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The Merritt Parkway - Connecticut's National Historic Road

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Background

Controversy and Scandal

The Merritt Parkway Opens

About this Exhibit

To learn the story of the Merritt Parkway, select from the list of topics above.

To view digital images of materials included in this exhibit, choose the "View Digital Collections," link near the top of the page.

Report of the Commissioner of Public Works, Robert A. Hurley to Governor Wilbur L. Cross Photo of a tree shown dangerously close to the Merritt Parkway, Exhibit 005, Hurley Report

On January 6, 1938, the Commissioner of the Department of Public Works, Robert A. Hurley, submitted a report to Governor Wilbur L. Cross that detailed his findings on the investigation into the State Highway Department. The 135 page document severely criticized both the agency as a whole and its Commissioner, John A. MacDonald, in particular.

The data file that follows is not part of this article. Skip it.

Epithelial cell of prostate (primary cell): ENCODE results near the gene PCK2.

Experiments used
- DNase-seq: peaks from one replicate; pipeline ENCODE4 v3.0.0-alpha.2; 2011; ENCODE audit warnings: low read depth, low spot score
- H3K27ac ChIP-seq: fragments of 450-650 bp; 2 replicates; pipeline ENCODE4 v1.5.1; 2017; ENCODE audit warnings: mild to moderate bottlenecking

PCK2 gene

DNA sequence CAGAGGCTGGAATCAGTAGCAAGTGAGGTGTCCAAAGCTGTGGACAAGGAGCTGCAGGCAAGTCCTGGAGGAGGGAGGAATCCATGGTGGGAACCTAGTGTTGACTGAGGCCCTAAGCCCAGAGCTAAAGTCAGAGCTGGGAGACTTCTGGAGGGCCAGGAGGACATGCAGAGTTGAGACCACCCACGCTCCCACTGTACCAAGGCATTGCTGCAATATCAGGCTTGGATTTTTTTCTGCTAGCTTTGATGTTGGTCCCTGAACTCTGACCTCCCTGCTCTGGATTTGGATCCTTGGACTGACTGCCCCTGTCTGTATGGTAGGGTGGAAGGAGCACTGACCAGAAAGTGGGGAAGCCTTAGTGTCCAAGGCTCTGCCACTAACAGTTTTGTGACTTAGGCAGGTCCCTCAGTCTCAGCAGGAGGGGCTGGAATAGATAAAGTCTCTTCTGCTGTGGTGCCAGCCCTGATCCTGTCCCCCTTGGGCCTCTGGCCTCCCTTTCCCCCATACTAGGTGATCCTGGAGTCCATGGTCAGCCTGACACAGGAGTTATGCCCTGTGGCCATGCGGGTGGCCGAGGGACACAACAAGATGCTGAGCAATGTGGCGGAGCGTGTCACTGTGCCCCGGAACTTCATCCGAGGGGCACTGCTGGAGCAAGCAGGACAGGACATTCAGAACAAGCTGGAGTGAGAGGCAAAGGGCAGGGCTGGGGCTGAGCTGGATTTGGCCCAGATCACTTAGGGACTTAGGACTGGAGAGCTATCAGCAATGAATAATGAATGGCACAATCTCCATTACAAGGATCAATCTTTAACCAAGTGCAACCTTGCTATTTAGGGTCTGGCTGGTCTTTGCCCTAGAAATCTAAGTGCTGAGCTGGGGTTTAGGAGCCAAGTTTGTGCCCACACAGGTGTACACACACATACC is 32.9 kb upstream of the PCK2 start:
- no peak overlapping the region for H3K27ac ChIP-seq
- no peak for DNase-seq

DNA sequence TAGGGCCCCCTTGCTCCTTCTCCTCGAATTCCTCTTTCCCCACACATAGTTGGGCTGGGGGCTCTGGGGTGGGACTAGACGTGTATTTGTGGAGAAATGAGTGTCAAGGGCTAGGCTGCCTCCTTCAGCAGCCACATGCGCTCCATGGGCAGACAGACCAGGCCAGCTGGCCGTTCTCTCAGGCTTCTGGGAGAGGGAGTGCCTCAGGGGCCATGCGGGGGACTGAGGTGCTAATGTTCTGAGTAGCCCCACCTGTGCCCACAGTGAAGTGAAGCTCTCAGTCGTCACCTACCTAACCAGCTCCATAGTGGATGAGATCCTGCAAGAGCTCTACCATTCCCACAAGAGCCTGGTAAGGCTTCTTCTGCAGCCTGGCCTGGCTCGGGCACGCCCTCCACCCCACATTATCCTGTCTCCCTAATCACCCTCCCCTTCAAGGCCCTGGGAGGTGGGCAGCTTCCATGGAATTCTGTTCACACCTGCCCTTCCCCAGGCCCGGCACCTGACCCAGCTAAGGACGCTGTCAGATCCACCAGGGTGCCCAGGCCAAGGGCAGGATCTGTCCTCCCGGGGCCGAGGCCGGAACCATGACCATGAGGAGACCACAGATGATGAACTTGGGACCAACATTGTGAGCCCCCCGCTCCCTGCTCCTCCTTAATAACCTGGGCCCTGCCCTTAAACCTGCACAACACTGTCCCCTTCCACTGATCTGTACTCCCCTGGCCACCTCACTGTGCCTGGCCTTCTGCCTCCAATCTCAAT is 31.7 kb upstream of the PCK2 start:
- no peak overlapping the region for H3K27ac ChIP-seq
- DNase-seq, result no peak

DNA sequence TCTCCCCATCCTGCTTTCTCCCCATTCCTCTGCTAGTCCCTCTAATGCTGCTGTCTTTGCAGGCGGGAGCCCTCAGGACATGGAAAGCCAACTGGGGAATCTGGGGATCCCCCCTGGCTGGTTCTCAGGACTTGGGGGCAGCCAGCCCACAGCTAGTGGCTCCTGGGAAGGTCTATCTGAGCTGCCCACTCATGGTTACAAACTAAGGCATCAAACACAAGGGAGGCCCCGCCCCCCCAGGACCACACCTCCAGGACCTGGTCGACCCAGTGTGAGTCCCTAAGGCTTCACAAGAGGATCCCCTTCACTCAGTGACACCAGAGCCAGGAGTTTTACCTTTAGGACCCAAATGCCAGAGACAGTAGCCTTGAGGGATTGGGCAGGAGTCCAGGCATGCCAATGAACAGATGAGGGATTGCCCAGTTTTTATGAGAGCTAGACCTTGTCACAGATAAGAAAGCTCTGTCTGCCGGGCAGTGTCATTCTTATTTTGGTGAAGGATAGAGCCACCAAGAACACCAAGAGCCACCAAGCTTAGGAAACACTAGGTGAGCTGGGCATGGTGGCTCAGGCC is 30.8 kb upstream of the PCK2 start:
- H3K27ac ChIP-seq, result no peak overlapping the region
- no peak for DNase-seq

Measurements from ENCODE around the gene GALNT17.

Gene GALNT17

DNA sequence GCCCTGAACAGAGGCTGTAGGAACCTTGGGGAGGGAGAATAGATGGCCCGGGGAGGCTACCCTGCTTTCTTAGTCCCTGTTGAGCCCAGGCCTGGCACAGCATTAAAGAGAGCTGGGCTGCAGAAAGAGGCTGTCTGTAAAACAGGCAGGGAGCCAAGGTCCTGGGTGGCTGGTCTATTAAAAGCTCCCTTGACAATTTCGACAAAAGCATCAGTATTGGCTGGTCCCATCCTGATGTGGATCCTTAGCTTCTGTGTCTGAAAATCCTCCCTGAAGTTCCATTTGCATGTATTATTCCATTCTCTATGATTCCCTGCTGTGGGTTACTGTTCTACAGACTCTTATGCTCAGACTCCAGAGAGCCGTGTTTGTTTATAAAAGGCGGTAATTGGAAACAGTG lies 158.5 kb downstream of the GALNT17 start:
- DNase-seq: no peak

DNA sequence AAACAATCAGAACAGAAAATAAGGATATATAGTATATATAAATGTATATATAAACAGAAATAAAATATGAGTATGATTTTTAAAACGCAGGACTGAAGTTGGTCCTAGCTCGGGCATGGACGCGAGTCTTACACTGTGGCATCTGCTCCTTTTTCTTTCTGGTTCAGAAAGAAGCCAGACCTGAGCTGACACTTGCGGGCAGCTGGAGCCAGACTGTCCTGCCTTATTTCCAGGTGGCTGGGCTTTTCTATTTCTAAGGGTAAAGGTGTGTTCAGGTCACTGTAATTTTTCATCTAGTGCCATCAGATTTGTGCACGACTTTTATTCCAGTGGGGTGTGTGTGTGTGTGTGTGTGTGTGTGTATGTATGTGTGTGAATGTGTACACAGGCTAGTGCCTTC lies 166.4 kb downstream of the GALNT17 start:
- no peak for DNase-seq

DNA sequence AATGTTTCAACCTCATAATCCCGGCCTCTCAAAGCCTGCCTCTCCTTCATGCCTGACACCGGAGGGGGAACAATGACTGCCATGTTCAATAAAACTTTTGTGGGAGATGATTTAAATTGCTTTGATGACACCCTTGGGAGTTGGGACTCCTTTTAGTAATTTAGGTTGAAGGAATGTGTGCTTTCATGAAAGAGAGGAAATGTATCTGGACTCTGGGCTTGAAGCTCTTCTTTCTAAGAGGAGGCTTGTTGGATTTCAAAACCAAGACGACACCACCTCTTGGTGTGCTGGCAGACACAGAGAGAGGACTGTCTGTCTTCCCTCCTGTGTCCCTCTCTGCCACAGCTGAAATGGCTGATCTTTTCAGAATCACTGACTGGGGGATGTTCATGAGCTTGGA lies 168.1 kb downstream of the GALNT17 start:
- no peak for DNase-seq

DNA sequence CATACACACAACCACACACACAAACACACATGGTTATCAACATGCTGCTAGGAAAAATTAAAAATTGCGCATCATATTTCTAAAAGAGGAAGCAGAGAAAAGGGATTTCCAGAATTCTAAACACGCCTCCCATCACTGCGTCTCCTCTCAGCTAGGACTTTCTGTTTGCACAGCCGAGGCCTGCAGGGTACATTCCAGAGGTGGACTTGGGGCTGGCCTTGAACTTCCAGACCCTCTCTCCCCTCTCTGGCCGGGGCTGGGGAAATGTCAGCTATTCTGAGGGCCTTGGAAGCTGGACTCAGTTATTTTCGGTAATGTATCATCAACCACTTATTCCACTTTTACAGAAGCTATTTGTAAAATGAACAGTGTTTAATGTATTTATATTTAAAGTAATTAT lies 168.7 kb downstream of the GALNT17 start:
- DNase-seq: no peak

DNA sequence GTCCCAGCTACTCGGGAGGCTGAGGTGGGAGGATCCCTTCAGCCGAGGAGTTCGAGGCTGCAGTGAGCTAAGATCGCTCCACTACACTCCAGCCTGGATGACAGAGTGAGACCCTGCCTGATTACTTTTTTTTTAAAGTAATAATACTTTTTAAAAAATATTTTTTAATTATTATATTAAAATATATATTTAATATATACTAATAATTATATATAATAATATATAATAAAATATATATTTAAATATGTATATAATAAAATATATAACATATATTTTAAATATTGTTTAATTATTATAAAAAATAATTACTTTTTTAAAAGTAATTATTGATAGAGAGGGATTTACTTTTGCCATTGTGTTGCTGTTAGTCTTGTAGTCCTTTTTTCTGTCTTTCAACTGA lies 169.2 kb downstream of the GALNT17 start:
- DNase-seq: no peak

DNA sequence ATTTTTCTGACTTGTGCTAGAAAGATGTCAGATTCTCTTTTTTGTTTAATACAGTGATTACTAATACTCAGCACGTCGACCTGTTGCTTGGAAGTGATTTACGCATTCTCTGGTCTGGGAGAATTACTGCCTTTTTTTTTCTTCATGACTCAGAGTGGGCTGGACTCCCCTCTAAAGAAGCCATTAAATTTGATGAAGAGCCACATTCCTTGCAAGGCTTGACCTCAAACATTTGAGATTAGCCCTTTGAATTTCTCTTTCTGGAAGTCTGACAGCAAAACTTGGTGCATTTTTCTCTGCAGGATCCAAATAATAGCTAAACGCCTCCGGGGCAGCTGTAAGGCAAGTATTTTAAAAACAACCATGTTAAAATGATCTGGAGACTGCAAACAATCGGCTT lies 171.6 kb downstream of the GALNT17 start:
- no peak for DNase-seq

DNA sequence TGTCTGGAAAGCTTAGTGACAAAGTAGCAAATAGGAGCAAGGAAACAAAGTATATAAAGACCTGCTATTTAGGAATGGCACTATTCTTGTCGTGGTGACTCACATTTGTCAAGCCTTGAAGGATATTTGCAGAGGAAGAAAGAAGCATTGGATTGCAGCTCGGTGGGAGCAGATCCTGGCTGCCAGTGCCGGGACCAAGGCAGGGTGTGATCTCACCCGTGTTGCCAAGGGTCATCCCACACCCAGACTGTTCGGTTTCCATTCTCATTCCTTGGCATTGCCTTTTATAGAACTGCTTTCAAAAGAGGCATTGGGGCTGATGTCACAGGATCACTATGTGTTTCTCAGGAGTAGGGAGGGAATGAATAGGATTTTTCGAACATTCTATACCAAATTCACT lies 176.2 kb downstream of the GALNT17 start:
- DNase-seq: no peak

Governor Cross himself called the report "caustic" and wrote in his autobiography that "No good word was said about anybody or anything. Even the beautiful Merritt Parkway was ill designed, ill constructed, and destined to become a dangerous road for travelers to ride over."

To illustrate his findings, Hurley's report included photographs of areas of the Merritt Parkway he deemed  unsafe and badly constructed.

Picture Credit:
Hurley Report, Exhibit 005